Age range (age – age)
Country or countries where tool was developed/adapted/validated Rwanda
Language(s) of the adapted/developed/validated tool Kinyarwanda
Clinical or community sample? Community
Subpopulation in which tool was developed/validated (e.g., tool was developed and tested among middle-class women)? Simple random sample of 400 houses in Kanzenze commune
Development procedures Locally developed and culturally validated
If validated, what was the gold standard?
Description of other development procedures, if applicable
Cronbach’s alpha 0.87
Sensitivity
Spec
Other information about tool (e.g., additional psychometrics [NPV, PPV, Youden’s index, diagnostic odds ratio]) Test-retest reliability of a DHSCL-based scale was 0.67. The sensitivity of agahinda gakabije for depression was 94.7% and specificity was 38.2%.
Links to development/adaptation/validation studies and/or previous studies using the tool Bolton, P. A. (2001). Cross-cultural validity and reliability testing of a standard psychiatric assessment instrument without a gold standard. Journal of Nervous and Mental Disease, 189(4), 238-242. https://doi.org/10.1097/00005053-200104000-00005
Notes when administering the tool This scale should be administered verbally to participants by trained researchers, in order to assess the cultural idiom of distress, participants were simply asked if they had agahinda gakabije. The adapted HSCL should be summed with all items treated at equal weight.

Anyone interested in using this tool should inform Paul Bolton about their intent to use it. Any reports or publications arising from use of the tool should acknowledge the Global Mental Health group at Johns Hopkins Bloomberg School of Public Health.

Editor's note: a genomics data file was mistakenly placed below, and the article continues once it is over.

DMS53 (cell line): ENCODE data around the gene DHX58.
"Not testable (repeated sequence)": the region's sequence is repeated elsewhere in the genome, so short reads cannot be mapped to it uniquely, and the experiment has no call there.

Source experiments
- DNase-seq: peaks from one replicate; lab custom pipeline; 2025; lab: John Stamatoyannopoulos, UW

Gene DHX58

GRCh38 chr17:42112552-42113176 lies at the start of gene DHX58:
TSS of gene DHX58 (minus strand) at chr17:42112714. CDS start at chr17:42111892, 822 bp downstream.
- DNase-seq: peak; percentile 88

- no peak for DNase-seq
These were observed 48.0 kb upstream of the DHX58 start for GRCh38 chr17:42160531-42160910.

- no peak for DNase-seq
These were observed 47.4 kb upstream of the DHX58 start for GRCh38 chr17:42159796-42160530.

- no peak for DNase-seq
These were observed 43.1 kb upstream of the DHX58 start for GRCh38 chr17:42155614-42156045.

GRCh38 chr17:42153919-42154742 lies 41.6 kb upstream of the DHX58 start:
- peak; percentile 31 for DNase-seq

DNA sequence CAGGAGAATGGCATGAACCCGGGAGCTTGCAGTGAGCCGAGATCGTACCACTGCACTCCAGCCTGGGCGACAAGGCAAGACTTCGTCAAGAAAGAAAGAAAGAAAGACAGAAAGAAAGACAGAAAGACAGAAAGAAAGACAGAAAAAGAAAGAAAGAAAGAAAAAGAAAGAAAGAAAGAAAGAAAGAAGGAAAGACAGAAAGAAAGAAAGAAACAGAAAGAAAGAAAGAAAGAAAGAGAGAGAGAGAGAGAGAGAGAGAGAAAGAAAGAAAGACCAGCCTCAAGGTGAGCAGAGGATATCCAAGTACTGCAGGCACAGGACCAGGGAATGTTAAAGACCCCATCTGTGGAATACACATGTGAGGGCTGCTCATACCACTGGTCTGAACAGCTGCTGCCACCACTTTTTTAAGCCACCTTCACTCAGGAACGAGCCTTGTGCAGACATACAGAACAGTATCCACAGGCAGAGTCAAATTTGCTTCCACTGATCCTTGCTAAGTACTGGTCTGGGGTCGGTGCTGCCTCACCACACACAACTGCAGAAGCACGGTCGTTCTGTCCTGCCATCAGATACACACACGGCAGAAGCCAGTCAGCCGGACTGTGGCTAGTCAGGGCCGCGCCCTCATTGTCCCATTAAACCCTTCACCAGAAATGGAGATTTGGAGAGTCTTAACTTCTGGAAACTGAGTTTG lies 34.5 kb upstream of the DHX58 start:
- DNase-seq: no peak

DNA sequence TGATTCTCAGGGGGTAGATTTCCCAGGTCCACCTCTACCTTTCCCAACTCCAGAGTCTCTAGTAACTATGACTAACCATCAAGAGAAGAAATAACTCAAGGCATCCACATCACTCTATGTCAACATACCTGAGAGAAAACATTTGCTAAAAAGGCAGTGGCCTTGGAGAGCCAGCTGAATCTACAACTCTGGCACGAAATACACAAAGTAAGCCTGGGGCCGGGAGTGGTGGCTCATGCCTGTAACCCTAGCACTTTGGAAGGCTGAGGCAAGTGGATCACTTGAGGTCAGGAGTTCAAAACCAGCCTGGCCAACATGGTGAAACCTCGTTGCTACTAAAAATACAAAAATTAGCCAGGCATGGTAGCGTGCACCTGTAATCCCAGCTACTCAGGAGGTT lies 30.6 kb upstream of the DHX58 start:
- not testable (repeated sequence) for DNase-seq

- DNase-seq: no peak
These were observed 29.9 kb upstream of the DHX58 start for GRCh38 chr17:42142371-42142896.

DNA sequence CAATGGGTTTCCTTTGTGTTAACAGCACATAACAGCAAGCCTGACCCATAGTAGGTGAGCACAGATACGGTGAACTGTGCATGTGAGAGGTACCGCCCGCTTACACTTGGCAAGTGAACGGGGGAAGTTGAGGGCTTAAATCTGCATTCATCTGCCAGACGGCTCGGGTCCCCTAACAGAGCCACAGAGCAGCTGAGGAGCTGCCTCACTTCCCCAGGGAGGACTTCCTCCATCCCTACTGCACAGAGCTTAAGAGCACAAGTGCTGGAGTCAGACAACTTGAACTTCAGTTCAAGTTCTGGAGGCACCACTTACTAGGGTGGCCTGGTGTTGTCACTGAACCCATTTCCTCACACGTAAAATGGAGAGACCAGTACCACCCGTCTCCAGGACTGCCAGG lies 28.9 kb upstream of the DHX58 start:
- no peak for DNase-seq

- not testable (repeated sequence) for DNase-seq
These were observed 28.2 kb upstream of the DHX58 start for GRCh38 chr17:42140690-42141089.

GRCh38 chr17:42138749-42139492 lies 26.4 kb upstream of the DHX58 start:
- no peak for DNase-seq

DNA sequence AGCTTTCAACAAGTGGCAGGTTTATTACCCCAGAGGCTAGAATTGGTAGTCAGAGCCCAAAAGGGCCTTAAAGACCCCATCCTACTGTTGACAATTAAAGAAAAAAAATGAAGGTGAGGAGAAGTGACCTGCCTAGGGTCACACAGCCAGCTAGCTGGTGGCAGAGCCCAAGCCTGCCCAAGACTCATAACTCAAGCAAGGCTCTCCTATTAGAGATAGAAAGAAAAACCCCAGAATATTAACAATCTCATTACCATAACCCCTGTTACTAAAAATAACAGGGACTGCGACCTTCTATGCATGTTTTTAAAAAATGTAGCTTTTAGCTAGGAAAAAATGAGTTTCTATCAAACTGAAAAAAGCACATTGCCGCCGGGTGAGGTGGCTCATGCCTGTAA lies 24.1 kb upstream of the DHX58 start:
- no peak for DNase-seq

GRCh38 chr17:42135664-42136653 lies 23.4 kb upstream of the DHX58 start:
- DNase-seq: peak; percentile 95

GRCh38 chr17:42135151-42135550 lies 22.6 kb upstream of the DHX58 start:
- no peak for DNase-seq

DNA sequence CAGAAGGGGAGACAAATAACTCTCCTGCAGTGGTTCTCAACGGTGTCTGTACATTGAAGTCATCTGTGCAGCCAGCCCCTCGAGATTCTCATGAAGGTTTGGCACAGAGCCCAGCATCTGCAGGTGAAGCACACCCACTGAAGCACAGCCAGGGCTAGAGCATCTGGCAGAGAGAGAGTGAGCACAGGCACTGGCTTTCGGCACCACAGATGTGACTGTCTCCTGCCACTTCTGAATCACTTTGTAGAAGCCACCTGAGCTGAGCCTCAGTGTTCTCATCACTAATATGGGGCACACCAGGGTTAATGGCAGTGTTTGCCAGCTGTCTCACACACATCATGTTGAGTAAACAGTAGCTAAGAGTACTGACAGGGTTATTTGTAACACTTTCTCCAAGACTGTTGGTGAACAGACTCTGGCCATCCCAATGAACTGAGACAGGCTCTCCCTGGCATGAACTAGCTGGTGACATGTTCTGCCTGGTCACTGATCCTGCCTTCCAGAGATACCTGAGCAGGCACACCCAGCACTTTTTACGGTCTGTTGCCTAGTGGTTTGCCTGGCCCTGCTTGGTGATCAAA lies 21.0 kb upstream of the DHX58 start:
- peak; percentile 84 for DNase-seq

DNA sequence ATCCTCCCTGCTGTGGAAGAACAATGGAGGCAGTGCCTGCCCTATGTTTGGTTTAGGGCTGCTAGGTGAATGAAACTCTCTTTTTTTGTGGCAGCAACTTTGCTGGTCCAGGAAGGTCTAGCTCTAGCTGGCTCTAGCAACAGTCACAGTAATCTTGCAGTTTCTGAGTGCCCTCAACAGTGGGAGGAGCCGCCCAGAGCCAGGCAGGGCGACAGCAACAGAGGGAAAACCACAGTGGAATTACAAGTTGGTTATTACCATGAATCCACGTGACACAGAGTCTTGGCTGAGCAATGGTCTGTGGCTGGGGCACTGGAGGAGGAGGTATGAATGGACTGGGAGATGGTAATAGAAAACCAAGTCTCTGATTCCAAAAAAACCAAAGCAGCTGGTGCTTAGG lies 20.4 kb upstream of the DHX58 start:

Mental Health Assessment Inventory (MHAI)

Information about Measure
First Name S. Benjamin
Last Name Doty
Email s.benjamin.doty@jhu.edu
Affiliation Johns Hopkins Bloomberg School of Public Health
Other means of contacting author (e.g., website, Academia.edu, ResearchGate)
Mental health assessment tool that was adapted/developed/validated Mental Health Assessment Inventory (MHAI)
Mental health condition assessed Common Mental Health Disorders
Idiom of distress included, if any Not Applicable
Lifestage of interest Adult (General)
Age range (age – age)
Country or countries where tool was developed/adapted/validated Ukraine
Language(s) of the adapted/developed/validated tool Russian
Clinical or community sample? Community
Subpopulation in which tool was developed/validated (e.g., tool was developed and tested among middle-class women)? Internally displaced persons in Ukraine.
Development procedures Locally developed and validated
If validated, what was the gold standard? The Structured Clinical Interview for DSM-IV-Research Version (SCID-IV-RV, 2010 revision)
Description of other development procedures, if applicable
Cronbach’s alpha
Sensitivity
Spec